Which brings us to the current complicated nature of the streaming wars. While it sounds amazing, subscribing to every service is just not a realistic financial and logistical decision for many people. Naturally, your mind might go straight to password sharing a friend/family's account; but it's only a matter of time before the screen limit (how many people can watch at once) becomes inconvenient, or the platforms develop a way to box you out. And to be quite frank, it can be hard to decide what is really worth the money. Will you truly be getting your money’s worth from HBOMax if you only want to rewatch Friends? Is it too much of a gamble to pay for Apple TV+ hoping their originals will live up to the hype? Truth be told, there are certain forces we cannot control. It’s more than likely that service rates will rise, shows and movies will be separated and history will repeat itself. As this continues, old shows and movies likely won’t be as much of a determining factor any more. Instead, what will really make the difference is original content and customer service. Thus, while all of this competition looks like it might be too much for the OG king of streaming Netflix, they’ve shown us from the start how they have and will continue to persevere. So briefly, let us rewind.
Goodbye Blockbuster, Hello Netflix
Once upon a time, before they were a billion dollar entertainment giant, Netflix made their money through mail order DVD subscriptions. By cutting out late fees with a subscription based model and eliminating retail locations to cut costs, the company was able to dethrone Blockbuster and completely disrupt the market. Of course this business model was not free of downsides, however, Netflix excelled in their ability to both understand their viewers and adapt to what is easiest and most comfortable for them. In that same vein, they soon updated their business model to join online video streaming. This refreshing wave of personalized, on-demand, user friendly entertainment caught on and spread like wildfire.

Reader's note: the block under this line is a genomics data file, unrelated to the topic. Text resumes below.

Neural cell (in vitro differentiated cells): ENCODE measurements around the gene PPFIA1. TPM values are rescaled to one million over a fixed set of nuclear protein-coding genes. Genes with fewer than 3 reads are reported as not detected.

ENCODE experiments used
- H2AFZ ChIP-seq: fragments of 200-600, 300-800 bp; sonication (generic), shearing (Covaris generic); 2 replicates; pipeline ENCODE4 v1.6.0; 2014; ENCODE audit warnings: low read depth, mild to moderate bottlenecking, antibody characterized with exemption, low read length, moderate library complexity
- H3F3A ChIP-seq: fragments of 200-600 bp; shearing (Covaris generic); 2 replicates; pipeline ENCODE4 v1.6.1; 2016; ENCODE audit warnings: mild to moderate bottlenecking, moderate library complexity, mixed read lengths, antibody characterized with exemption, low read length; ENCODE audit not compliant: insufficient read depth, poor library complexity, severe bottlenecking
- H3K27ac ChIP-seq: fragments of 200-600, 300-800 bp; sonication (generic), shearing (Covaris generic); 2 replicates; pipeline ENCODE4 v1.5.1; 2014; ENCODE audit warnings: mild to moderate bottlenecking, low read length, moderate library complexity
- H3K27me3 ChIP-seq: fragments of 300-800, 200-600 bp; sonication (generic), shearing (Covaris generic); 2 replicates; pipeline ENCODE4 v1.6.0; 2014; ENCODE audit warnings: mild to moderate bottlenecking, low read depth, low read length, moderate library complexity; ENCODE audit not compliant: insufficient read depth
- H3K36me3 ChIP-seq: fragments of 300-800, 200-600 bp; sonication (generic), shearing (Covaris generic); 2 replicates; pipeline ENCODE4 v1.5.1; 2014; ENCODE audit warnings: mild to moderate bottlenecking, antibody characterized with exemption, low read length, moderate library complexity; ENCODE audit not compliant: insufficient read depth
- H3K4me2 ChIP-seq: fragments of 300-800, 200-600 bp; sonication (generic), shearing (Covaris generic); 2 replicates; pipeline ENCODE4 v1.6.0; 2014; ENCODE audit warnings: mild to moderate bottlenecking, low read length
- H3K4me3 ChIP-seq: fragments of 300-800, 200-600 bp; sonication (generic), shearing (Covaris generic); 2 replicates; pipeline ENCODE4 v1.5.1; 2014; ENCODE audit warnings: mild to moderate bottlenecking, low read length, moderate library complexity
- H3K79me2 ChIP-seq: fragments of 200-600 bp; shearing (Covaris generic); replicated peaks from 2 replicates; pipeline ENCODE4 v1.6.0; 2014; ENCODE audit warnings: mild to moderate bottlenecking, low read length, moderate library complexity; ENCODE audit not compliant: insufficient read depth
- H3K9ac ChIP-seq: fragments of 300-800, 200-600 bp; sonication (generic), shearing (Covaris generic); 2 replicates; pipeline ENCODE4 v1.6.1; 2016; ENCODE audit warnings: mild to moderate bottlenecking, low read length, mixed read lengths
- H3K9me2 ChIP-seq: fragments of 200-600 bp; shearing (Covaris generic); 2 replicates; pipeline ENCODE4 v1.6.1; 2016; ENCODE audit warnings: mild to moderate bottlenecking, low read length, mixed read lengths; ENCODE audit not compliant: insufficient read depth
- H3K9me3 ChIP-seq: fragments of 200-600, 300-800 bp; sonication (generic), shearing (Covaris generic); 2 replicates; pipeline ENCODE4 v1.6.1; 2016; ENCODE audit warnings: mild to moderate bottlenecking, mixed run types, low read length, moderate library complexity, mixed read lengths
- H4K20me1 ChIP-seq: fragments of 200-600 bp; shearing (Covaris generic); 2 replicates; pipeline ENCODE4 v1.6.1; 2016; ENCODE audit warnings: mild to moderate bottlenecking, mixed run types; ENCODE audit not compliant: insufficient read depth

For years they did struggle. Part of what makes Netflix so adaptable is that they were always looking 5-10 years down the road. This sort of mentality can lead to some huge payoffs, but it’s a slow burn. Obviously the mail-in rental subscription strategy was not where Netflix envisioned themselves staying forever. For years, technology wasn’t caught up to their vision. However, biding time with this subscription system allowed them to create a baseline for their famous recommendation algorithm. Not only did this help to personalize movie recommendations to provide a unique user experience, but it also provided data to tailor almost all of their future business decisions, including original content. Thus, the streaming wars began, and Netflix was prepared.
Why Netflix Will Persevere
Flash forward to today, and this slow burn has paid off for sure. Netflix’s years of experience and futurist mentality has brought them 182.8 million subscribers. Only Prime Video comes remotely close with 150 million (however, Amazon Prime subscribers are automatically and unwillingly subscribed to Prime Video; so it’s unclear how many of these subscribers actually use the service for streaming). Granted, many new platforms are still in their early stages and are doing fairly well. Disney+ has reported about 54.5 million subscribers in just over 5 months, and as of January, AppleTV+ reported about 33.6 million US subscribers after launching in November 2019. So you may be saying to yourself: Netflix did all the heavy lifting and struggling to figure this out, what’s stopping these new players like Disney, and NBCUniversal from playing copycat and using their brand power to dominate the streaming wars? It’s really quite simple: